It’s Time to Bring Dendritic Cell Therapy to Type 1 Diabetes
- Rémi J. Creusot1,
- Nick Giannoukakis2,
- Massimo Trucco2,
- Michael J. Clare-Salzler3 and
- C. Garrison Fathman4⇑
- 1Department of Medicine, Columbia Center for Translational Immunology and Naomi Berrie Diabetes Center, Columbia University Medical Center, New York, NY
- 2Division of Immunogenetics, Department of Pediatrics, John G. Rangos Research Center, Children’s Hospital of Pittsburgh, University of Pittsburgh School of Medicine, Pittsburgh, PA
- 3Department of Pathology, Immunology and Laboratory Medicine, University of Florida College of Medicine, Gainesville, FL
- 4Division of Immunology and Rheumatology, Department of Medicine, Stanford University School of Medicine, Stanford, CA
- Corresponding author: C. Garrison Fathman, .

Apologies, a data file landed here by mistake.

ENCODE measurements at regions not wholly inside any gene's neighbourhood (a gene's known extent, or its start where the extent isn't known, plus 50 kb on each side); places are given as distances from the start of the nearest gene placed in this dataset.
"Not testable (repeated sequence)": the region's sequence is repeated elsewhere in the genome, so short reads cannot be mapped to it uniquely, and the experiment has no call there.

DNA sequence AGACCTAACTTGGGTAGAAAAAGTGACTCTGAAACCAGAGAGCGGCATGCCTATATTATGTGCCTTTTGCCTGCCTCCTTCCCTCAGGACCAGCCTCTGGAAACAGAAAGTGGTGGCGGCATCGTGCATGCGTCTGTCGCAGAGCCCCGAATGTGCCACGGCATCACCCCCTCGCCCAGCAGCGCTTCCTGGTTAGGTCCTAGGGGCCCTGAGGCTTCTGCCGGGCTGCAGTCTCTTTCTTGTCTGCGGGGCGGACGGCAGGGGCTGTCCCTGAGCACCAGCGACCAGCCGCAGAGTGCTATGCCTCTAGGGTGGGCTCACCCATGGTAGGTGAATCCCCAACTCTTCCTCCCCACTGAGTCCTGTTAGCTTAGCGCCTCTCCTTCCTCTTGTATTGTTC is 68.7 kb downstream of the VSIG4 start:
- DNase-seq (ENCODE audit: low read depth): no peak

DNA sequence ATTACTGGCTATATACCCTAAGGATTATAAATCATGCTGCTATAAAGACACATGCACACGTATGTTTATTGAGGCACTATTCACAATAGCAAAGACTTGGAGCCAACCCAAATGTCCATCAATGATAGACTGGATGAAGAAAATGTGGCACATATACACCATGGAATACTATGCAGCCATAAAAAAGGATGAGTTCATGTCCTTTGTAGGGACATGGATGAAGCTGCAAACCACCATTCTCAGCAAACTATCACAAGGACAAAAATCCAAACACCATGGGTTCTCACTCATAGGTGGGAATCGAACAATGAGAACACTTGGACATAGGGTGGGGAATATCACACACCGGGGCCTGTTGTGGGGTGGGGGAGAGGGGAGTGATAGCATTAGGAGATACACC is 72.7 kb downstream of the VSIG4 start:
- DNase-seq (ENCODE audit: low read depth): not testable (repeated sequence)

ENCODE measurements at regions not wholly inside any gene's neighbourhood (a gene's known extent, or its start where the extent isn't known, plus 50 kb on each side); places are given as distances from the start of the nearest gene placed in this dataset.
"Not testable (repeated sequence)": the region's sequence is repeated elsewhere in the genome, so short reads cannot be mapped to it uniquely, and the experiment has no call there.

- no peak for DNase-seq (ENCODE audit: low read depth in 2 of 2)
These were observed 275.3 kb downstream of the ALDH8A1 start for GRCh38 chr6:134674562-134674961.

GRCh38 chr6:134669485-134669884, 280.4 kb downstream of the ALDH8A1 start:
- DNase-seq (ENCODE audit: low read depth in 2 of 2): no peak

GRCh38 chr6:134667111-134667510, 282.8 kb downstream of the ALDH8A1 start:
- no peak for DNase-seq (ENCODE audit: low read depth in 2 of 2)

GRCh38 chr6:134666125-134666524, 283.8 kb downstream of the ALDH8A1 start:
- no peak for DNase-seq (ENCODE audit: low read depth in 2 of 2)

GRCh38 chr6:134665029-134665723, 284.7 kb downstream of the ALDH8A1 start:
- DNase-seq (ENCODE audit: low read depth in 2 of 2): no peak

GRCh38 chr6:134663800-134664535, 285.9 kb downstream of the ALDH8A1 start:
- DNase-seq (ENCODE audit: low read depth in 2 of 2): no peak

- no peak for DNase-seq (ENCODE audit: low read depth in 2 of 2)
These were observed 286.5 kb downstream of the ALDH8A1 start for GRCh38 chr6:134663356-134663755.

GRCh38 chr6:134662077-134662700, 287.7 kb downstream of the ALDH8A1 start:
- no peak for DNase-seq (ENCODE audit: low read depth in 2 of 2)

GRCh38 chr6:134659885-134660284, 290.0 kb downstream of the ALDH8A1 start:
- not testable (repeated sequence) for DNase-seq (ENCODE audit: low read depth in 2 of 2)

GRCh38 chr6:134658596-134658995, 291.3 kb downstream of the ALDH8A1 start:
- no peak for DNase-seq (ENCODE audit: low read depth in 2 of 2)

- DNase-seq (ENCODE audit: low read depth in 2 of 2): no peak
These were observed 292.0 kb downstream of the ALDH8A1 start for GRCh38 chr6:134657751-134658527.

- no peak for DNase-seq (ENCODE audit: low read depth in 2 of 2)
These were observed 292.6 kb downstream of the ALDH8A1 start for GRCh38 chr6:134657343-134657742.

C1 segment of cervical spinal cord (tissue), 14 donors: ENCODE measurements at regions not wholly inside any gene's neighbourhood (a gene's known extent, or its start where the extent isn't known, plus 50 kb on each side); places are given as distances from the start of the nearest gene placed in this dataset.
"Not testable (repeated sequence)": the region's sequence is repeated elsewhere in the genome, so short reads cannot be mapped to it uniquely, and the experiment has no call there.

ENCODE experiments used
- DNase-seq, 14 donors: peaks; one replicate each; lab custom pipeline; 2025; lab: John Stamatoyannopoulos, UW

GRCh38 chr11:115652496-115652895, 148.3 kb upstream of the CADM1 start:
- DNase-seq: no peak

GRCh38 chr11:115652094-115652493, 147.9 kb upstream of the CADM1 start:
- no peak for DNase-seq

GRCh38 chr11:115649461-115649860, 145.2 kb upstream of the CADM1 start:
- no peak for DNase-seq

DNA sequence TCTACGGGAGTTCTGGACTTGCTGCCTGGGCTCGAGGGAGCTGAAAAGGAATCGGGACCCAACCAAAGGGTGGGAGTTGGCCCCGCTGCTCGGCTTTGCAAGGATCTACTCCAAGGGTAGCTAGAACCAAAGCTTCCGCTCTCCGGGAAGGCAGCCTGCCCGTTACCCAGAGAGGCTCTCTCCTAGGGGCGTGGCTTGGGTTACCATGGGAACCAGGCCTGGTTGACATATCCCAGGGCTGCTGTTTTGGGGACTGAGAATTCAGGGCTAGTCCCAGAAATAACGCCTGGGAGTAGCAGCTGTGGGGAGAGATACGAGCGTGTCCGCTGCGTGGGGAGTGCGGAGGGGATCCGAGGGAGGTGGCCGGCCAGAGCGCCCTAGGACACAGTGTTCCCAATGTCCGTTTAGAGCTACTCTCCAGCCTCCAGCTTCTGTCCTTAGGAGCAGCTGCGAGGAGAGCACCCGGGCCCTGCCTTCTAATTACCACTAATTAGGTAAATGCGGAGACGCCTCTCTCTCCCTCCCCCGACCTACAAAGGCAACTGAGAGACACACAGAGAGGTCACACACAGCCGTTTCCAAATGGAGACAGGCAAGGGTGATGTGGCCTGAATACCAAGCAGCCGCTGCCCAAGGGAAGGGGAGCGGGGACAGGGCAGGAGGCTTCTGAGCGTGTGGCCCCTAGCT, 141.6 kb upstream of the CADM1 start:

Type 1 diabetes (T1D) is an autoimmune disease that results from a deficient induction or maintenance of tolerance to islet β-cell antigens, allowing the eventual T-cell–mediated destruction of insulin-producing β-cells within the pancreatic islets (1). Under homeostatic conditions, immune tolerance is established by various subsets of antigen-presenting cells (APCs) with tolerance-inducing/maintaining (tolerogenic) functions and reinforced by other cells with suppressor and immunomodulatory properties. T-cell tolerance manifests itself through elimination (deletion), inactivation (anergy), or suppression of self-reactive T cells (Fig. 1A). These functions may be performed by a variety of tolerogenic APCs (Table 1), some of which have the ability to induce/boost regulatory T cells (Tregs) and/or B cells (Bregs). Genetic and environmental factors that vary among different individuals contribute to the development of T1D, in part by impacting mechanisms of tolerance (Fig. 1B). Therefore, a major goal for the prevention and/or reversal of T1D is to restore effective and durable tolerance to either prevent further destruction of remaining islet β-cells, help islet β-cell regeneration, or protect islet transplants and obviate the use of nonspecific immunosuppressive drugs. The approach reviewed here consists of developing a personalized therapy using the patient’s own cells manipulated to perform as tolerogenic APCs (Fig. 1C). In this review, we will explain why dendritic cells (DCs) are the tolerogenic cells of choice to fulfill the goal of restoring immune tolerance in T1D as part of a potentially powerful and safe cellular immunotherapy, the next generation of therapies (2). We will present the clinical considerations and challenges ahead and the plans to address them, taking into account lessons learned from animal models such as the NOD mouse.